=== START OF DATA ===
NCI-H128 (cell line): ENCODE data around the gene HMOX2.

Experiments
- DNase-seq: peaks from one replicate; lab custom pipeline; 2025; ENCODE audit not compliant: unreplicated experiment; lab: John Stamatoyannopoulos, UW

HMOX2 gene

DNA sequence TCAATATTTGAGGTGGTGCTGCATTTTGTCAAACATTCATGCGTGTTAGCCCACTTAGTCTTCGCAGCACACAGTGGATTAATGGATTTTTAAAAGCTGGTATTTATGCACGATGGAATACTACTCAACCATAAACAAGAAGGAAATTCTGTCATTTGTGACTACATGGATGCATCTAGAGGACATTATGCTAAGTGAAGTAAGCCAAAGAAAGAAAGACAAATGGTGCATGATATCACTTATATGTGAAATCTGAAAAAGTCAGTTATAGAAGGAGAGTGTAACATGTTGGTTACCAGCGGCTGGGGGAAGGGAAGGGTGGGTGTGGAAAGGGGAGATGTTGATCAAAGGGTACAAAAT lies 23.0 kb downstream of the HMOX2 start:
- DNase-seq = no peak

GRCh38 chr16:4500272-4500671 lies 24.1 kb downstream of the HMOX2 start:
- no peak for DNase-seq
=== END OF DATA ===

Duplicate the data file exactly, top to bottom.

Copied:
NCI-H128 (cell line): ENCODE data around the gene HMOX2.

Experiments
- DNase-seq: peaks from one replicate; lab custom pipeline; 2025; ENCODE audit not compliant: unreplicated experiment; lab: John Stamatoyannopoulos, UW

HMOX2 gene

DNA sequence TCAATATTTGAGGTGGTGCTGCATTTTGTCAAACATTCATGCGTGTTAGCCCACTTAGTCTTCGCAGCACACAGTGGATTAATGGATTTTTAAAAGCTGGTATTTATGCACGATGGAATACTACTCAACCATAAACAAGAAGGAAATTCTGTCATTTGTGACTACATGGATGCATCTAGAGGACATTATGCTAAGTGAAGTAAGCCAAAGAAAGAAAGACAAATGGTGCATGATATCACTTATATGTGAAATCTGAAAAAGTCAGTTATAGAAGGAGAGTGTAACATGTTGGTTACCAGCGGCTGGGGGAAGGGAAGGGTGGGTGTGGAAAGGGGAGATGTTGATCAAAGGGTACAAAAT lies 23.0 kb downstream of the HMOX2 start:
- DNase-seq = no peak

GRCh38 chr16:4500272-4500671 lies 24.1 kb downstream of the HMOX2 start:
- no peak for DNase-seq